Sophya Baccini is a piano and keyboards player and vocalist and Aradia is her first album. She has been working as a session musician and is also the lead vocalist for Presence. She has worked as a solo musician before as well as guest musician on albums by Delirium and Osanna. Aradia has been released in 2009 through Black Widow Records in Italy in a digipack format with a booklet containing all the lyrics (sung in Italian, English and French) and the lineup.
I think this album could be a hit, had the circumstances been different. While it can be challenging music at times and demanding a longer-than-usual attention span, it is a gorgeous and ambitious piece of emotional and melodic melancholic songs. Sophya’s voice is beautiful and quite wide in range (from mid to high pitch). Her musical skills are of the same quality, if not higher.
There are 17 songs on here (the last song on the album is Circle Game by Joni Mitchell) but they are interconnected and feel as one flowing stream of music with various parts sung in Italian, English and French. Her articulation in French and English are good and clear, but for those sensitive to an accent in English and French singing, know that there is one here. The music itself is quite varied, from full and rich sounding pieces (La Pietra, Aradia, Al Ritmo Di Una Storia, Elide) to more intimate setting (How Good, Beware Beware, Ever Too Small, L’ennesimo No), from jazzy, folk and tango-influenced pieces (Will Love Drive Out The Rain, Nei Loughi) to rock (Al Ritmo Di Una Storia, Don’t Dream That Dream, Elide, When The Eagles Flied) to classical-oriented ones (Aradia), from some use of electronic effects (Adesso, Studiare Studiare, Don’t Dream That DreamTwo Witches and Doreen) to orchestral arrangements (Ever Too Small, Aradia). With not much in terms of percussion and drumming on the album (present in a few songs), the music is not at all boring, it can even be rhythmic and even propulsive at times. But there is indeed an abstract and atmospheric feel is predominant in the album, but don’t mistake that for lack of melody or direction; this atmospheric air is contrasted (or augmented) by beautiful songs that are more structured but use that basic charm and enhance it (such as Elide).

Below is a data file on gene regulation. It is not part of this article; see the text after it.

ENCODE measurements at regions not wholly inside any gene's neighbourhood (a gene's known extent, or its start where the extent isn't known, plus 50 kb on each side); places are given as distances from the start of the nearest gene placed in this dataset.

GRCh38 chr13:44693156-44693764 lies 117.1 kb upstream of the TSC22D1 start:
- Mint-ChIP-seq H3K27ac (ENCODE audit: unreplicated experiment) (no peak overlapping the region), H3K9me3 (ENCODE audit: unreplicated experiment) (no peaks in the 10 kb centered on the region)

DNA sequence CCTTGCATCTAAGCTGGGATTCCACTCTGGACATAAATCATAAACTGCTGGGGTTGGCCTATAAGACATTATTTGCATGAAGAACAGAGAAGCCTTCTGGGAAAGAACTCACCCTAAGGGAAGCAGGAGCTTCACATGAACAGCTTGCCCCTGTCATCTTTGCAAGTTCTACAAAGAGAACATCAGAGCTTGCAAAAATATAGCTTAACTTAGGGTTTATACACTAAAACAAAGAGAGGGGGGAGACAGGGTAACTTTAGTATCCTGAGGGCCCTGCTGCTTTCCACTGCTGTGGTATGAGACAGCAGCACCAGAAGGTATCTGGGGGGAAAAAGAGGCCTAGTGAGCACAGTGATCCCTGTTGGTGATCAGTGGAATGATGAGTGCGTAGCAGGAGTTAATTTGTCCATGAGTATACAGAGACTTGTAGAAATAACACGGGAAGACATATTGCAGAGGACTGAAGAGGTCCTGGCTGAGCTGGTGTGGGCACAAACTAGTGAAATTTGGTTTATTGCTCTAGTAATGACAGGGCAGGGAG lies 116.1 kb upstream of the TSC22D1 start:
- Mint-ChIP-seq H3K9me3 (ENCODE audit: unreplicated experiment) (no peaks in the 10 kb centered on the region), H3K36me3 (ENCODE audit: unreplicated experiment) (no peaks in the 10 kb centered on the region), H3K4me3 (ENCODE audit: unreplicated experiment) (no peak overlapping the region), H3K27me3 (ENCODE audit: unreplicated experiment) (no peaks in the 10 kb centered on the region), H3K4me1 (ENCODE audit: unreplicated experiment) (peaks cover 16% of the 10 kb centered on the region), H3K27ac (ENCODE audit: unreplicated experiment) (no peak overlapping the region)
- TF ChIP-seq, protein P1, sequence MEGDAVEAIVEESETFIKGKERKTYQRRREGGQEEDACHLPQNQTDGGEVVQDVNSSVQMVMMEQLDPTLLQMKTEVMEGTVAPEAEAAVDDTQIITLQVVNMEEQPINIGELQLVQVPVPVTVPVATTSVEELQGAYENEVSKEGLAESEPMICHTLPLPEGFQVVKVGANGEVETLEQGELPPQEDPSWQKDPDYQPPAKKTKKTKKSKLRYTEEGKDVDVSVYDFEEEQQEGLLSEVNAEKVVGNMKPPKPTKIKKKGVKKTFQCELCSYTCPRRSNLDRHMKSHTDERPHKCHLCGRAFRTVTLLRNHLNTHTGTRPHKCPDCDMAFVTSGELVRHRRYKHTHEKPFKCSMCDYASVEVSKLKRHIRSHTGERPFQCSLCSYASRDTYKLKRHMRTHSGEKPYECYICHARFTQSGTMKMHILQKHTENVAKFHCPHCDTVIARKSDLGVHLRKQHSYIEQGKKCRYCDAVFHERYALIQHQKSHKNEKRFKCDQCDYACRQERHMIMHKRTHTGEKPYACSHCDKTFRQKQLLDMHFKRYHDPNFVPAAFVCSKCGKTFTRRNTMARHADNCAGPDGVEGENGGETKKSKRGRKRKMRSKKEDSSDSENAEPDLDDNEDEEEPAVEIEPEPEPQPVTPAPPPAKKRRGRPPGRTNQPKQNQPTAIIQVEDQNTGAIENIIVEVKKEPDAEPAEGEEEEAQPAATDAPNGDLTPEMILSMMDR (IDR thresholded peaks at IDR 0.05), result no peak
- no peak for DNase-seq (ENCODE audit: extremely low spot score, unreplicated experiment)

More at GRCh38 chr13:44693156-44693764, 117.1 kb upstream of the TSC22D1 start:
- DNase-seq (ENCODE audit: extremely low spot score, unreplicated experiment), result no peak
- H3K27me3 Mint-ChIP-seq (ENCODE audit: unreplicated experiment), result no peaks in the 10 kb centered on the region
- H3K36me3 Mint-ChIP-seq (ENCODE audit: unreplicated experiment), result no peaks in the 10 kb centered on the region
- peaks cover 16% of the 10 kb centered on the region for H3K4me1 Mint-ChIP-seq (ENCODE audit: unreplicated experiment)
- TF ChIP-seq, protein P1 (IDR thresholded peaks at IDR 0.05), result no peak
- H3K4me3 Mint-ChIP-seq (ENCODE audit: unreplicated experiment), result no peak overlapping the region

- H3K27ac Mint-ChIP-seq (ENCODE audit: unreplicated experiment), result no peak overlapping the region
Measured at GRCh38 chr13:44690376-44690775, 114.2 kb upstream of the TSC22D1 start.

Sophya manages to convey in her own way much emotion and beauty. She does have a theatrical way of presentation in some of the songs here, especially in the more intimate songs, where it feels as if she’s singing right in front of me in some shady small venue on a dimly lit little stage. Her voice is dominant and serves fittingly the songs where she reaches the higher notes as well as the songs where her voice is mostly in mid-range where it holds a powerful form; indeed, she would be a great rock singer if she decided to go that way.
Some of the songs have an eerie and odd feel, while others have a more “standard” approach that is naturally easier to relate to, but not necessarily more attractive. I find the way she has constructed the album to sound as one continuous piece with various sections to be well done. It is a ~70 minute album but it passes quite quickly for me as I enjoy it so much, particularly due to its beauty, variety and sense of continuity.
To listen to Aradia for me, is to be taken to foreign landscapes, to be transported on the graceful wings of Sophya’s voice and the charm of her music. I find the best way for me to experience this album is in a mostly dark room late at night with headphones. The magic really comes forth in that setting.